Last chance agreements are contracts businesses and employers utilize to do three things: 1) to identify an employee’s recurring problems, 2) to make clear the employer’s expectations for continued employment, and 3) to spell out the ramifications (typically termination) for the employee’s failure to meet the employer’s expectations. LCAs are not always failsafe and, moreover, they are not always legal.

Many courts have conceded time and time again that it is a supervisor’s or manager’s job to coach, counsel, and discipline employees until the employee is able to perform the duties of his or her job adeptly and without supervision, and if an employee fails to do so, it is not a reflection of his or her characters or capabilities but rather, a reflection of the supervisor’s training skills. That said, those same courts recognize that enough is enough and do occasionally recognize LCAs as being legally binding agreements. According to the American Bar, if you hope that the courts will recognize your last chance agreement as a legally binding contract, you must ensure that you draft it correctly and that you use it in the appropriate circumstances.

Make Your Intent Clear 

If you wish to use an LCA as supportive evidence for your decision to terminate an employee, be sure that the language of your contract is clear and leaves no room for interpretation. Vice v. Conoco, 150 F.3d 1286 (10th Cir. 1998) serves as a perfect example of what could happen if you fail to do so.

In this case, the defendant, Conoco, issued employee Vice a disciplinary letter as a result of its investigation that yielded evidence of sexual abuse toward Vice’s secretary. In the letter, Conoco states that should Vice be involved in any other instances of a similar nature (sexual harassment), substance abuse, or any other type of misconduct, he would be discharged immediately. The letter further stated that his compliance with the aforementioned stipulations would be required as a condition of his continued employment. Vice interpreted the letter not as a disciplinary action but rather, as an alteration of his at-will employment status, meaning that the company could only discharge him if he failed to comply with the agreement. He argued his case in court but ultimately lost.

While Oklahoma, the state in which this dispute took place, has contract laws that favored the employer’s stance, the same may not hold true for employers in other states. For this reason, employers should be careful in how they word their LCAs and, moreover, be aware of state law contractual principles. If they are not, they may accidentally create an LCA that is actually an agreement for long-term future employment.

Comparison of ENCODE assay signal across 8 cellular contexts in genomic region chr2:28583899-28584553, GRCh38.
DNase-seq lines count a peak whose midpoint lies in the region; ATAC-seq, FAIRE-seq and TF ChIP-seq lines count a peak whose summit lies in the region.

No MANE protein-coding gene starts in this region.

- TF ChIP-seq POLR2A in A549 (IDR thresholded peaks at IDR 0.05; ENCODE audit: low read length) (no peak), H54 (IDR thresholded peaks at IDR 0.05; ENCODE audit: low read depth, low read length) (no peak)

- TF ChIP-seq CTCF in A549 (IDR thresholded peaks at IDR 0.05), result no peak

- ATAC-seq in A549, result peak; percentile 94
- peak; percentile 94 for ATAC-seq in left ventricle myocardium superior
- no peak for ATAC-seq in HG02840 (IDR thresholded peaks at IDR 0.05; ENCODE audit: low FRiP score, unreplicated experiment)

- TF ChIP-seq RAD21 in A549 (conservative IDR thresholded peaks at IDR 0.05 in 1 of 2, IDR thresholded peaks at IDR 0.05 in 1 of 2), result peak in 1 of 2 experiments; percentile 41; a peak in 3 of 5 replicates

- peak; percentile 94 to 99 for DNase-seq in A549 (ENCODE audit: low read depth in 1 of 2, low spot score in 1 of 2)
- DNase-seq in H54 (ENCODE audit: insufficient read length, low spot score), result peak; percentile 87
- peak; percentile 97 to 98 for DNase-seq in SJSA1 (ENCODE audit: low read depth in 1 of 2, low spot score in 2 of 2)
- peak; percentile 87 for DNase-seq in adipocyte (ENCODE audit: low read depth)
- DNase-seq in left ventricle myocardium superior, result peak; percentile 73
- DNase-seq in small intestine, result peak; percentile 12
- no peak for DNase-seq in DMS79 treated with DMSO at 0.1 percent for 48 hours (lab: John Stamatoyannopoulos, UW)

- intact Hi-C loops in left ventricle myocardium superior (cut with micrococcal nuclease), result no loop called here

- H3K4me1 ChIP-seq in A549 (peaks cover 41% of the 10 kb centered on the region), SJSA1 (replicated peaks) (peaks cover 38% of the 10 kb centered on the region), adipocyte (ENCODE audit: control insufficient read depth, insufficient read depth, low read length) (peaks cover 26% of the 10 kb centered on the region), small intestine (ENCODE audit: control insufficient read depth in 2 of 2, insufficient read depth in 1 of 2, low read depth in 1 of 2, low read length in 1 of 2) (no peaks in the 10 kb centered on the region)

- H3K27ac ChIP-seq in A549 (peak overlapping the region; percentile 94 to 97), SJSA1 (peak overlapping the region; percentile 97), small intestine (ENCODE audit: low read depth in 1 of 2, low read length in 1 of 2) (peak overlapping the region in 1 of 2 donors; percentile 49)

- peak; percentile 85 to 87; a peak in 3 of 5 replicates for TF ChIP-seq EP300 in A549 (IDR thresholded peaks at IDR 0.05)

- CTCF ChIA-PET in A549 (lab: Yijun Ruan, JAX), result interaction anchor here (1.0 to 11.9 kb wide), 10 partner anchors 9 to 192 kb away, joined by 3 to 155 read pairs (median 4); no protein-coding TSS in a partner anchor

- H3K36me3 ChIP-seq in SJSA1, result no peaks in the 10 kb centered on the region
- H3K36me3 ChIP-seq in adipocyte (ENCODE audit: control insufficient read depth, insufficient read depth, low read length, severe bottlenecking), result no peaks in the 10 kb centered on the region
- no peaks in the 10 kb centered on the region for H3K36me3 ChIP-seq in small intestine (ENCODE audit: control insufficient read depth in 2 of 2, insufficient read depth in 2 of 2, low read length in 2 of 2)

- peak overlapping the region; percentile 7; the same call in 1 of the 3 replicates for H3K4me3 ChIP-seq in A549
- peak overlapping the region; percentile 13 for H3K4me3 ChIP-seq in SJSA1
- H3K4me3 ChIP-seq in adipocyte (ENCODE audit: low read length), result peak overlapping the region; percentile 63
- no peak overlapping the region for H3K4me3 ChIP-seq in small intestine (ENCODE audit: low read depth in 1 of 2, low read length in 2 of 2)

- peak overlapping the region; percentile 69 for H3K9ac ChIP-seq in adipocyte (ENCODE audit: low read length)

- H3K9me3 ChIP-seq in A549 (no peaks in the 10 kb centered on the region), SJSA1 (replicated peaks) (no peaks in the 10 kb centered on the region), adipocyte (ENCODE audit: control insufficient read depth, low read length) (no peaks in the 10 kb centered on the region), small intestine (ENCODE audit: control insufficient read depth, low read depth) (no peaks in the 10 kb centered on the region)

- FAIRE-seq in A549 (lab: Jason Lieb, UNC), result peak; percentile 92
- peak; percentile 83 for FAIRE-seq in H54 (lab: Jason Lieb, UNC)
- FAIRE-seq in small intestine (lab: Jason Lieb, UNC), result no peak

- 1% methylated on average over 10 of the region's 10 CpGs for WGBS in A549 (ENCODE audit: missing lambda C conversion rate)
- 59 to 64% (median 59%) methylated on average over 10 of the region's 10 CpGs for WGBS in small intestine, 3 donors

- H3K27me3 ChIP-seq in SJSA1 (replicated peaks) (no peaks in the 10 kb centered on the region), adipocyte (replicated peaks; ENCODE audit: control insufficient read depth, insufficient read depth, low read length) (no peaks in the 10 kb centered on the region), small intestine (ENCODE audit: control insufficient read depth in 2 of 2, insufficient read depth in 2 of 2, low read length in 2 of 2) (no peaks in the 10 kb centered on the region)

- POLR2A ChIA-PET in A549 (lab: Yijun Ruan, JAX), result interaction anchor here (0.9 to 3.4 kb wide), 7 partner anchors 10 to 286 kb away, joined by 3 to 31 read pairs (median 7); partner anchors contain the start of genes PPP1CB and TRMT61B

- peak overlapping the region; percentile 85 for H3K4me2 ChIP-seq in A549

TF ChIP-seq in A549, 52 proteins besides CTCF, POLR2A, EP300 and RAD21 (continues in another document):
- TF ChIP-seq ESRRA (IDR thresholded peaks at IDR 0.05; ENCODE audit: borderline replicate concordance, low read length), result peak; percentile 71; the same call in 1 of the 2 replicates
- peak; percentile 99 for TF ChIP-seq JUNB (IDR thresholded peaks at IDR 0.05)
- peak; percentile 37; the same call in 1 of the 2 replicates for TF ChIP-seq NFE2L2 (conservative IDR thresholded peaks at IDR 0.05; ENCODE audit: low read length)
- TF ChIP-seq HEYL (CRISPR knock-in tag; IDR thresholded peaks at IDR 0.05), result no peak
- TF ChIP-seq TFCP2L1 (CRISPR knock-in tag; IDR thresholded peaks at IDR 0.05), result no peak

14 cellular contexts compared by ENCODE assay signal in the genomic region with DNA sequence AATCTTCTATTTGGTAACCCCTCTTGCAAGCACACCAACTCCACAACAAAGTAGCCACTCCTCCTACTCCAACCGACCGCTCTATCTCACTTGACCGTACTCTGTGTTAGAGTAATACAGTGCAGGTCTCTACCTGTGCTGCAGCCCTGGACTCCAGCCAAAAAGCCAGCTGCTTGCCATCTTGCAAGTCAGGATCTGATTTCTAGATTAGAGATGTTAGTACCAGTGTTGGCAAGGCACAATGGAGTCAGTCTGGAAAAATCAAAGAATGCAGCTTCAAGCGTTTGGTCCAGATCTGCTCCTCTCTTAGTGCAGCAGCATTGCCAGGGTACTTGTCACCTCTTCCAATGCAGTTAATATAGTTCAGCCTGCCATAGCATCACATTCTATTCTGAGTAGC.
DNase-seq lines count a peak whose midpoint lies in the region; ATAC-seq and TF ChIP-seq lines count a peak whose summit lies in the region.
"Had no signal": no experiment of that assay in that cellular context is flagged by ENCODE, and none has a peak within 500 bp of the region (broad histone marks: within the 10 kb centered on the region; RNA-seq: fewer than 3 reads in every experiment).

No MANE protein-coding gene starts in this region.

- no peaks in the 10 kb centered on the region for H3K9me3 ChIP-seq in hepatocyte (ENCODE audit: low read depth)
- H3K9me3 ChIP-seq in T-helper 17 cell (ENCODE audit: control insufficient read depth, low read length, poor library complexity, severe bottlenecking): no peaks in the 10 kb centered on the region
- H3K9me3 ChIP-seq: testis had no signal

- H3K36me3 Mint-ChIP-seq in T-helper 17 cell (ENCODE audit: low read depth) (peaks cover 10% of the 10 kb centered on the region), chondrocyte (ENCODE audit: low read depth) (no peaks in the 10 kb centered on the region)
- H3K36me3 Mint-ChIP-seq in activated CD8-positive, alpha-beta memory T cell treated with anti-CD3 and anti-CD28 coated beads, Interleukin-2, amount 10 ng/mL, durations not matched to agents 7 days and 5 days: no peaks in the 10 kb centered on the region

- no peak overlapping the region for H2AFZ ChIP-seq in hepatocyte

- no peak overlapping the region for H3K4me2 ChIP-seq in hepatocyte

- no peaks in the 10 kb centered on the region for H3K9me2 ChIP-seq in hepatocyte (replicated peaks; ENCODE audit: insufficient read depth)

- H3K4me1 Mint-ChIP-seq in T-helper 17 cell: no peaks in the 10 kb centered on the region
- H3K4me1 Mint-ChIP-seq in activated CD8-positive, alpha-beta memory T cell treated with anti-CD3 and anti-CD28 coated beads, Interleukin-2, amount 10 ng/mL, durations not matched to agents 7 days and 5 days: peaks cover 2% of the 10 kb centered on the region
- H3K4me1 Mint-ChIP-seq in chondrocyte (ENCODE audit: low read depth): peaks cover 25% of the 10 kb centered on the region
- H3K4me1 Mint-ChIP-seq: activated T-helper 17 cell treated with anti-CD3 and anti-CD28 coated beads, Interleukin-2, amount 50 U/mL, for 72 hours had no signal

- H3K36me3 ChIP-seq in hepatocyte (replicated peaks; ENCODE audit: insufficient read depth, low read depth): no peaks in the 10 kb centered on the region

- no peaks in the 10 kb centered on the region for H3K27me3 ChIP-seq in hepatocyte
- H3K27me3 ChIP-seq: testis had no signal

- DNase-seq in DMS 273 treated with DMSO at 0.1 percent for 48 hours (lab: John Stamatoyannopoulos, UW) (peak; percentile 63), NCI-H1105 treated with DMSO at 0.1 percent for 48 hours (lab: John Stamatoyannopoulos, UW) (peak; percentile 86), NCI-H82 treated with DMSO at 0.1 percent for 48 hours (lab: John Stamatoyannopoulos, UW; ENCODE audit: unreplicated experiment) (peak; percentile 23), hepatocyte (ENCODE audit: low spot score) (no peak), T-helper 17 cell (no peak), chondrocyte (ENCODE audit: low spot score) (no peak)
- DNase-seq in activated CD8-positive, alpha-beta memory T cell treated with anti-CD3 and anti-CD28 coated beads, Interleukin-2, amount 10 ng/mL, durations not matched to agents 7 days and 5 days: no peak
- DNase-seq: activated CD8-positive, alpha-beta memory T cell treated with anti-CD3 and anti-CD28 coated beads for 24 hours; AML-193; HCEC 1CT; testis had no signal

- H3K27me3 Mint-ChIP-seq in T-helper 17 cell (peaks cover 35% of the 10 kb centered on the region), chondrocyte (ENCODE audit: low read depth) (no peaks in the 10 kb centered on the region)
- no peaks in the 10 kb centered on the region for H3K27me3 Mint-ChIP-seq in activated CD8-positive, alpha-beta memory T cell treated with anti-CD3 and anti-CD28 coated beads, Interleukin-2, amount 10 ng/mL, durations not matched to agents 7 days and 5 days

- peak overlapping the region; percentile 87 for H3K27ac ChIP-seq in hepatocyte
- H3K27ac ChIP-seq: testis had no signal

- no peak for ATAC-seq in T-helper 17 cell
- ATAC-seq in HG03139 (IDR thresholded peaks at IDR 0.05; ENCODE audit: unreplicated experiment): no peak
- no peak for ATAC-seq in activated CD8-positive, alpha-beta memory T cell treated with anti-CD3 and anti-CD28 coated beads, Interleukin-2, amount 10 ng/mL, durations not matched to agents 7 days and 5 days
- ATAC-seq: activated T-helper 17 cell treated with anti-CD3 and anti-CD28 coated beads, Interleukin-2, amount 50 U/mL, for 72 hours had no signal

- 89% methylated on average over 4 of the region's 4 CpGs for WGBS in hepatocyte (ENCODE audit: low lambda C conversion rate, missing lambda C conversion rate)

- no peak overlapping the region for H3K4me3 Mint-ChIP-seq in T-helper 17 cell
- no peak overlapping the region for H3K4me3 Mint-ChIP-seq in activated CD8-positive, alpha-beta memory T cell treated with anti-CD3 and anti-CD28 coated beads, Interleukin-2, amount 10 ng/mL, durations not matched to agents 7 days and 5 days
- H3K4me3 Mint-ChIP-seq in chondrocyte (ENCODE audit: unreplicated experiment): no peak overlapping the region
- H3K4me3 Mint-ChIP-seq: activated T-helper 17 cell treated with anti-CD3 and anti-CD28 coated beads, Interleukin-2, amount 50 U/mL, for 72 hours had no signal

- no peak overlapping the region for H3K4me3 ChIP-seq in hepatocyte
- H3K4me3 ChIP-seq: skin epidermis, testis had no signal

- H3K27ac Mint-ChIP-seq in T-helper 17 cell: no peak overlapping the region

Mean What You Say 

In a 2004 case, employer Journey’s End attempted to prove that it opposed employee Ernie Young’s sexually harassing behavior by pointing to its LCA, which it had Young sign after Young’s deplorable behavior first came to light. The LCA stated that the employer does not condone the harassment of any employee or patron and that the continuation of such activity would result in termination. In addition to having Young sign the LCA, a supervisor also verbally admonished Young’s behavior and clearly stated that if it continued, Young’s employment with the company would not.

Despite the agreement and the admonishment, Young’s conduct continued. When an employee filed yet another complaint, the employer’s reply was, “that’s Ernie,” and no further action was taken. The employee then filed a lawsuit against the employer.

The employer tried to defend its case by pointing to the LCA. However, the court rejected its argument, stating that the defendant failed to exercise reasonable care to prevent and correct Young’s behavior. The court went on to clarify that if an employer is not prepared to enforce the terms of an LCA, it should not enter into such an agreement. As is demonstrated in this case, when an employer does not “pull the trigger” when the employee violates the agreement, it sends the message that the employee may continue with his or her unpardonable conduct without fear of reprimand.

What the outcome of this case tells employers is that if they enter into an LCA, they better be prepared to follow through with the terms otherwise the courts will not recognize it. If you are not sure if you could follow through with termination, consider threatening a lesser disciplinary action such as reduction in pay, demotion, or suspension.

Work With a Alabama Business Litigation Attorney 

Before you enter a last chance agreement with an employee, consult with a Birmingham corporate law attorney. At Cloud Willis & Ellis, our attorneys are prepared to help you draft an LCA from scratch, or to review your existing LCA for wording or terms that may arise in legal issues down the road. Though working with a lawyer will require a bit of time and monetary investment, it can save you a major headache in the future. Contact our law firm today to schedule your consultation.